Ronald Rosengarten. Photo: J. Albert Diaz/ALM

Miami developer Terra Group LLC will avoid facing a former employee’s lawsuit claiming she was terminated as retaliation for her internal complaints about sexist and degrading behavior by a male subordinate.

The Third District Court of Appeal affirmed a trial court order dismissing Beatriz Buade’s lawsuit against Terra Group, which argued she failed to exhaust her administrative remedies before suing.

The three-judge panel noted Buade filed a discrimination complaint with the U.S. Equal Employment Opportunity Commission and Florida Commission on Human Relations after she was fired and before suing, but the court concluded her filing was incomplete.

She didn’t check a retaliation box on her filing, didn’t specify she was terminated the previous year and didn’t include a narrative to support her claim, the unanimous panel concluded.

“Terra’s alleged retaliation occurred before Buade filed her EEOC charge, so Buade was required to specifically include a factual narrative supporting her retaliation charge, which she did not do,” Judge Ivan Fernandez wrote. “Buade not only failed to indicate in the charge that she was terminated the year before, but also that any adverse action was taken against her by her employer or that she was retaliated against in any way.”

Judges Richard Suarez and Edwin Scales III agreed.

Buade was with Terra from 2004 to 2010 as a contract administrator and customer service supervisor. Starting in 2005, she accused team member Carlos Hollender of speaking to her in a demeaning way, sometimes in front of others, cursing at her and refusing to do work she assigned. She claimed Hollender was rude to her but not to male supervisors. She reported she was being sexually harassed in 2007.

“On one occasion when Buade confronted him, he said, ‘Fuck you, I don’t have to take directions from you,’ ” according to the Miami-Dade Circuit Court complaint filed in 2012.

Buade’s attorney, Christopher Sharp, said the appellate decision was based on procedure and not the facts of the case.

“ It was a pretty simple legal issue where most of the case law and the precedent was clearly in our favor. I think that the court took a very narrow view of the evidence and the law,” said Sharp of Sharp Law Firm in Fort Lauderdale.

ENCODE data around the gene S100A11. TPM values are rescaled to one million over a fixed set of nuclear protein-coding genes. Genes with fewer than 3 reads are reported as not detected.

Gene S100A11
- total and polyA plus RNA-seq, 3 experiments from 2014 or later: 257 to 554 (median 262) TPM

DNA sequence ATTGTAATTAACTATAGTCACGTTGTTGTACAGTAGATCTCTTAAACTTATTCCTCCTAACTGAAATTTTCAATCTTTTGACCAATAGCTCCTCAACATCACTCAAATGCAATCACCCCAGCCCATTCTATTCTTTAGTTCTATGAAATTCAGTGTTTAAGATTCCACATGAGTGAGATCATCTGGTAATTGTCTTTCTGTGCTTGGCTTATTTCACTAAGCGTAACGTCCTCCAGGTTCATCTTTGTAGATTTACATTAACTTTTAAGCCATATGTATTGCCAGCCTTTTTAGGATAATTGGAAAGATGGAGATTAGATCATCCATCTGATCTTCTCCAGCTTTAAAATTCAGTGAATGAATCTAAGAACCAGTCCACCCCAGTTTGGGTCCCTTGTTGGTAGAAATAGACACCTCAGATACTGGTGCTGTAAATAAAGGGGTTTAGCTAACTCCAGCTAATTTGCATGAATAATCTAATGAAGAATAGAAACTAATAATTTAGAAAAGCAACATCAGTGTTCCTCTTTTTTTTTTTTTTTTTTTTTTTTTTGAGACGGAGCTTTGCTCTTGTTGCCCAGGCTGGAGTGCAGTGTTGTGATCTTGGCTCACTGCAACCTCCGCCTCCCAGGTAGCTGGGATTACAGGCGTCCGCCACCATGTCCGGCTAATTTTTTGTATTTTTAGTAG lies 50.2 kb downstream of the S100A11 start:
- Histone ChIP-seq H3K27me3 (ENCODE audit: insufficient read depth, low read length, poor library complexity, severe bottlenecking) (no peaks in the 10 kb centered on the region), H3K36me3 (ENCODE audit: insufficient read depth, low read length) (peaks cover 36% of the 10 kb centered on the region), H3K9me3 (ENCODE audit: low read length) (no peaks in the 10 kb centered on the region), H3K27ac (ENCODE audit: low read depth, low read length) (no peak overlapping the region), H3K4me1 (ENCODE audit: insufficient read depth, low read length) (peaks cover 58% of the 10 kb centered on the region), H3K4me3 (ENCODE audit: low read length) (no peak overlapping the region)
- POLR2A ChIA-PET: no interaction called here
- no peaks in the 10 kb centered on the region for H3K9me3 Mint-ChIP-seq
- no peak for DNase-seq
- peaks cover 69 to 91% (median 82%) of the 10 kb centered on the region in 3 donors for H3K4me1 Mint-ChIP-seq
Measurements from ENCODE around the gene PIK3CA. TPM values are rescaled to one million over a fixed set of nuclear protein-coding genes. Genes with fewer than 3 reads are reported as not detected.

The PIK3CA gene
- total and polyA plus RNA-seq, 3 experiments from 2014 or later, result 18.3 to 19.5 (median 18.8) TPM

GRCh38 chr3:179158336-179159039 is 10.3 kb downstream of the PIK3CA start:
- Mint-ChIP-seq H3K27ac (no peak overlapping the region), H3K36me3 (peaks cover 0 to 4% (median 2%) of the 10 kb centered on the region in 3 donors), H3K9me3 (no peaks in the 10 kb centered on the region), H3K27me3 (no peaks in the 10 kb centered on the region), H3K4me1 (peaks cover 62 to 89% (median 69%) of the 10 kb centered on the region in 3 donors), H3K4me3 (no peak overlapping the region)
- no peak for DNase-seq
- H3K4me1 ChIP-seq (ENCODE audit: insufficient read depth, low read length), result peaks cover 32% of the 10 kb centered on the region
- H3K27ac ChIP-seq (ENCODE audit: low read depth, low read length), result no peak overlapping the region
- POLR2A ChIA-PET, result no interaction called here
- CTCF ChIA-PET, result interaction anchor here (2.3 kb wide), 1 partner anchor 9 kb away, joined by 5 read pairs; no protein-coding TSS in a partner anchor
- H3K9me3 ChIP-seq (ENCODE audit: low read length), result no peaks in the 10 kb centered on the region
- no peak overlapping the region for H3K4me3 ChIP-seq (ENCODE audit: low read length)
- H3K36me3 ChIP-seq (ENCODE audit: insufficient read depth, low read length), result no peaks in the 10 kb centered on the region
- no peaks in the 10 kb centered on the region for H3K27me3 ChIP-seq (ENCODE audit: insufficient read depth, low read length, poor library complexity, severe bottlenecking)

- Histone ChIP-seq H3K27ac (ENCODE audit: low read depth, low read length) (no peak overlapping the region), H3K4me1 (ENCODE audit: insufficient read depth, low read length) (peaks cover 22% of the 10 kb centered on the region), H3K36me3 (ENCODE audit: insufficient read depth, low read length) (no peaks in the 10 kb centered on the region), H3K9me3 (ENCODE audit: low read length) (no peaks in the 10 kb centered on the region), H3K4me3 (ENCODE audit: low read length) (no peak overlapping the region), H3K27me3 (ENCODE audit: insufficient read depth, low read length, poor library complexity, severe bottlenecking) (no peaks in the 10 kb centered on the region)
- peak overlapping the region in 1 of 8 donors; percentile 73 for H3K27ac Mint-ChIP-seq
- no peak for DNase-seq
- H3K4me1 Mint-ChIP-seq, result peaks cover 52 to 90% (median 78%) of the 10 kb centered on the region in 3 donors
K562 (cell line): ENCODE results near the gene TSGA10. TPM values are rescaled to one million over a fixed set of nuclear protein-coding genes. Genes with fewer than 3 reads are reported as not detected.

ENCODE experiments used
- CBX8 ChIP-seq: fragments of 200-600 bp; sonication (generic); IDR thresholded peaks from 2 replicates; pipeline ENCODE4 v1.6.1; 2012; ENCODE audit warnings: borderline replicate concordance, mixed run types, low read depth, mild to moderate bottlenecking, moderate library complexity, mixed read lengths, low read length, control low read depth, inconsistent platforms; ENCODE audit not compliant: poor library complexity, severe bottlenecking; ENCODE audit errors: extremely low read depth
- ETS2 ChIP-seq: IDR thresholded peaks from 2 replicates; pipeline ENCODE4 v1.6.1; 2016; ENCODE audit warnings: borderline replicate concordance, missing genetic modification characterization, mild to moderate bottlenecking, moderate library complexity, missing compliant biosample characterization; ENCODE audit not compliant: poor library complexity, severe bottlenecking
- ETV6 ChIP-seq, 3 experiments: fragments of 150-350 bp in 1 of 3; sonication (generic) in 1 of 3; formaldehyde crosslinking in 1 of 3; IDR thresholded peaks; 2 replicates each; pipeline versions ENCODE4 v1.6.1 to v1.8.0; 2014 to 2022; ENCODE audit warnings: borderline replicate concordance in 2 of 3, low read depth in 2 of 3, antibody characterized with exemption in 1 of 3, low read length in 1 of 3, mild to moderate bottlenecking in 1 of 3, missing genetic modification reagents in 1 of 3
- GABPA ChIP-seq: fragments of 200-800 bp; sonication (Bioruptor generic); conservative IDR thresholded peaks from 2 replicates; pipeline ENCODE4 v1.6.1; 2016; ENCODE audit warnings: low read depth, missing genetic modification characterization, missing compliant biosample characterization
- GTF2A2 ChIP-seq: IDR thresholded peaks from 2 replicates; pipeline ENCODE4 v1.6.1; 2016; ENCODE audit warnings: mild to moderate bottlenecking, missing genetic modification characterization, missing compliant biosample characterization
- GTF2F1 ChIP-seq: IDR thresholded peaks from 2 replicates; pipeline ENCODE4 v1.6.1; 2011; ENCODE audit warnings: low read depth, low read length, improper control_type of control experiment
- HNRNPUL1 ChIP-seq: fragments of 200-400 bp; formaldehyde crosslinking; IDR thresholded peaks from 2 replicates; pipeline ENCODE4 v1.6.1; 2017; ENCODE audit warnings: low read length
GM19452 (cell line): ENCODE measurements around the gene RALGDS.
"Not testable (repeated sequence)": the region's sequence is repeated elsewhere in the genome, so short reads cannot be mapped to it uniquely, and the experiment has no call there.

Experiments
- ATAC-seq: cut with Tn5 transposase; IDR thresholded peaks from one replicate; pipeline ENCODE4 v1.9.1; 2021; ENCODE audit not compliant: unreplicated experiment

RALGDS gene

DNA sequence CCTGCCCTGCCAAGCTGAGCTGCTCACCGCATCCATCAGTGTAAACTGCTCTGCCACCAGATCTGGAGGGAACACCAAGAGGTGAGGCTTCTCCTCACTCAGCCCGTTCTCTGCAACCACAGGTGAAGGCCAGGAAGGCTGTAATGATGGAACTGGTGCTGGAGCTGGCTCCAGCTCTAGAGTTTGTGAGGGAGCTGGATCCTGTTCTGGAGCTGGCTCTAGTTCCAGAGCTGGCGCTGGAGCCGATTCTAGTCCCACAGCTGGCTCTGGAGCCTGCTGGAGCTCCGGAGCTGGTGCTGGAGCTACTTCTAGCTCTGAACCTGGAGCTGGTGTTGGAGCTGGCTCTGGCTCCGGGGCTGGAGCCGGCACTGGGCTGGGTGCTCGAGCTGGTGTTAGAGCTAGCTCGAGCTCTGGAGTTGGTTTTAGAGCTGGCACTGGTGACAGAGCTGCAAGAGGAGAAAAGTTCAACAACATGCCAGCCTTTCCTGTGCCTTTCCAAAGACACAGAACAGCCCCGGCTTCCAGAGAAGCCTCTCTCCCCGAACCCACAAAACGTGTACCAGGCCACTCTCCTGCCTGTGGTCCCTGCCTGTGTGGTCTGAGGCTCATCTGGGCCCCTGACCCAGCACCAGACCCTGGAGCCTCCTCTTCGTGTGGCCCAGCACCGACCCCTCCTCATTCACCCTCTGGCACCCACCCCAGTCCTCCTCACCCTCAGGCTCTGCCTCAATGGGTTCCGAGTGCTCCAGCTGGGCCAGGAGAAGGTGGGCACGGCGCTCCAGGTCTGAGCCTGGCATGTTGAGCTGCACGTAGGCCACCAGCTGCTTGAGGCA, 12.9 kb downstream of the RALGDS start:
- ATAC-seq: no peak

Sharp said he is leaning toward seeking a Third DCA rehearing.

While working for Terra, Buade reported Hollender to her supervisor, Michael Piazza. He reassigned Hollender for more than two months before he returned to work on Buade’s team. The opinion said Buade reported allegedly sexist treatment several times over a period of years.

Piazza worked to address the issue, holding several meetings with Hollender, and told Buade “not to worry and that he ‘had (her) back,’ ” according to Buade’s complaint.

On June 4, 2010, Buade emailed Piazza and human resources to say she thought Hollender had difficulty with women in positions of authority. Buade was fired Dec. 10, 2010.

The appeals panel said her EEOC filing also fell short because it failed to draw a connection between her June 4, 2010, email and her termination. Based on case law, the panel said the two events were too far apart to show causality.

“ No temporal proximity exists between when Buade complained via email to Piazza and when Buade was laid off,” Fernandez wrote.

He cited other cases, in one of which the court ruled a three- to four-month gap between a complaint and termination was insufficient to show they were related.

Sharp alleged Hollender was protected by family connections. While Piazza worked to address issues and met with Hollender about his behavior, Sharp said Hollender was the son-in-law of Sergio Grosskopf of the Chateau Group, which worked with Terra and Buade on the 900 Biscayne condominium.

“Because his father-in-law was funding the project, they treated him differently,” Sharp said. “They had meetings with HR and talked about what to do and took the hands-off approach just because of who the guy was.”

Terra’s media relations team deferred to Terra’s attorney, Greenberg Traurig shareholder Ronald Rosengarten in Miami, who didn’t respond by deadline.

Buade filed her EEOC complaint in April 2011. Her lawsuit alleged retaliatory firing and sex discrimination, but she dropped the latter count in 2013.

Circuit Judge Antonio Marin on Aug. 12, 2015, granted the Terra’s motion for judgment and dismissed the case in 2015.

“This was years before the #MeToo movement,” Sharp said. “I think if it had happened say last year, the publicity for the company would have been a lot different and maybe it would have put more pressure on them to do something a little different.”

Terra Group, founded and led by father and son Pedro and David Martin, has developed architecturally notable projects in South Florida such as Glass Miami Beach on Ocean Drive where the 10 units in the 18-story building have floor-to-ceiling glass walls and Miami’s twin, twisting Grove at Grand Bay condominium.